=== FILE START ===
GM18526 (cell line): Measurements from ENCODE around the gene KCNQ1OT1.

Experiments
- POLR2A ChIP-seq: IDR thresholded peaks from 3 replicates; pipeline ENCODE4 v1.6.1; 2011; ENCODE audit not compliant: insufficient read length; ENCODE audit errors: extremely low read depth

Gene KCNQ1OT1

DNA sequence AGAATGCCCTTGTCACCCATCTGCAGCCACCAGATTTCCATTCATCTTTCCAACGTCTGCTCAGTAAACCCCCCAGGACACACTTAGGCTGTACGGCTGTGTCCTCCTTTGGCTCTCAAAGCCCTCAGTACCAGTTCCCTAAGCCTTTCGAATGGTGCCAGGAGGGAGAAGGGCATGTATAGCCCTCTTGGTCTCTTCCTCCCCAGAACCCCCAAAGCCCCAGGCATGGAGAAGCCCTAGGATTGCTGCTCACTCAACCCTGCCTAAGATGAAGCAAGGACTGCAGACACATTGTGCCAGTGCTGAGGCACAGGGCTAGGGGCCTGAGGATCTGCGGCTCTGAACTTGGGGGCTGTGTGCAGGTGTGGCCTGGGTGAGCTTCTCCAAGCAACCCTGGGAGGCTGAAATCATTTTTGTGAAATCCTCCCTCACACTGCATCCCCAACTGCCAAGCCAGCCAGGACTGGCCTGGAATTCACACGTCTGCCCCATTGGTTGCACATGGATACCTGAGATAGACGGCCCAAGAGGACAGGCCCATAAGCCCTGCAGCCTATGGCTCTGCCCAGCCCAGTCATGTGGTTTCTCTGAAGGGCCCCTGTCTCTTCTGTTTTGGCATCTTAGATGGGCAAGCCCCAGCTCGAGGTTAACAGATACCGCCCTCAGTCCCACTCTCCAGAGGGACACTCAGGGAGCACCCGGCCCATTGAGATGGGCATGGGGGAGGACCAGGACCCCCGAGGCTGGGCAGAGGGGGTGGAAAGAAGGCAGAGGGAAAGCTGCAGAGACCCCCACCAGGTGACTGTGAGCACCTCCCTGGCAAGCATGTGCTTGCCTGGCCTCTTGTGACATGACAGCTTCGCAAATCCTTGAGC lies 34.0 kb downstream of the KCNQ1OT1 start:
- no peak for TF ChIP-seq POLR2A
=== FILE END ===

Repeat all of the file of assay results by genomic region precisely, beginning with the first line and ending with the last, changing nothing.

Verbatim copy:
GM18526 (cell line): Measurements from ENCODE around the gene KCNQ1OT1.

Experiments
- POLR2A ChIP-seq: IDR thresholded peaks from 3 replicates; pipeline ENCODE4 v1.6.1; 2011; ENCODE audit not compliant: insufficient read length; ENCODE audit errors: extremely low read depth

Gene KCNQ1OT1

DNA sequence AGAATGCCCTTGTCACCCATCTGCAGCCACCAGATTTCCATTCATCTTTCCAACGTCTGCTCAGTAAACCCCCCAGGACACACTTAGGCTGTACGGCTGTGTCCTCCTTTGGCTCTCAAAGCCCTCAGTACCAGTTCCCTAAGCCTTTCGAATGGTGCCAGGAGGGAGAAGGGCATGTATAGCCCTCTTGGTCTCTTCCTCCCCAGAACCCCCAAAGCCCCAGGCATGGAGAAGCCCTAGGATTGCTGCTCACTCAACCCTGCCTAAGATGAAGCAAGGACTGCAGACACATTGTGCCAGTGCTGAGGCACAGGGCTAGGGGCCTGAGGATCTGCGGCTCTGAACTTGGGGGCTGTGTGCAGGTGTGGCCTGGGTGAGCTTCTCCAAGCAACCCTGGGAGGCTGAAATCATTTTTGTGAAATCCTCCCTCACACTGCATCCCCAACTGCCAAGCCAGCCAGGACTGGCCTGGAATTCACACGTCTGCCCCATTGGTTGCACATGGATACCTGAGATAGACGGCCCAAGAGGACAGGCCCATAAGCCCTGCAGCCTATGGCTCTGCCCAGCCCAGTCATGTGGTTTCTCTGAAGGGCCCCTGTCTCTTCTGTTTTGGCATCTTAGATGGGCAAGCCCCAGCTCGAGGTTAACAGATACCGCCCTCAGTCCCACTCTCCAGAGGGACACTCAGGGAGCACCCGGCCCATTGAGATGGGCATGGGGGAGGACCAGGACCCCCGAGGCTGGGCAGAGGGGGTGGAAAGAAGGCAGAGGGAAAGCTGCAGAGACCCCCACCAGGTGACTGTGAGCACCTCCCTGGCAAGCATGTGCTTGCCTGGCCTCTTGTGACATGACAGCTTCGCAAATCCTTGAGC lies 34.0 kb downstream of the KCNQ1OT1 start:
- no peak for TF ChIP-seq POLR2A